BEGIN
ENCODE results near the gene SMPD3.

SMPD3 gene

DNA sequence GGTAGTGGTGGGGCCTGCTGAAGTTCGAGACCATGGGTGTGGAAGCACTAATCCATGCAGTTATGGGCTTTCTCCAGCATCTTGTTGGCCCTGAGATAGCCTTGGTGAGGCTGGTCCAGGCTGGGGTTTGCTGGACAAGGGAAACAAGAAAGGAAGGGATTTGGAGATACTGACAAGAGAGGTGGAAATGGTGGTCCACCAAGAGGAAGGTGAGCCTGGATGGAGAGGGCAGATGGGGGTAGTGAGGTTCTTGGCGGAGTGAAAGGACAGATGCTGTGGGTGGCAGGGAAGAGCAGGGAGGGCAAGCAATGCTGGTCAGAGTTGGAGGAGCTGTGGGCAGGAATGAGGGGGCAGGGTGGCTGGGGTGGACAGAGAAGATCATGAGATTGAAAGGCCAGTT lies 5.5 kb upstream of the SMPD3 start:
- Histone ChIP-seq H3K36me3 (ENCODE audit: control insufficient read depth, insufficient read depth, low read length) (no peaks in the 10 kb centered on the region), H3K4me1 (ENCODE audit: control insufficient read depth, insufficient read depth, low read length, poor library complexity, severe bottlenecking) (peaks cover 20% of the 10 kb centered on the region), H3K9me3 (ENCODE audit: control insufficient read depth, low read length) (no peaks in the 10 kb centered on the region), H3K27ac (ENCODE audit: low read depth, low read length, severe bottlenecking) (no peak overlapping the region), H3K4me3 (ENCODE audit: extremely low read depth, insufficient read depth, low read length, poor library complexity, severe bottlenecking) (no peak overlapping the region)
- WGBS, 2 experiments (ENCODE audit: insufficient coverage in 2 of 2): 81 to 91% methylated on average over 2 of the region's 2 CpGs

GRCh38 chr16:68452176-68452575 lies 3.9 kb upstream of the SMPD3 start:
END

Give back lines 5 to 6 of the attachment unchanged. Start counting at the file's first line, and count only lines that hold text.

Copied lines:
- WGBS, 2 experiments (ENCODE audit: insufficient coverage in 2 of 2): 81 to 91% methylated on average over 2 of the region's 2 CpGs

GRCh38 chr16:68452176-68452575 lies 3.9 kb upstream of the SMPD3 start: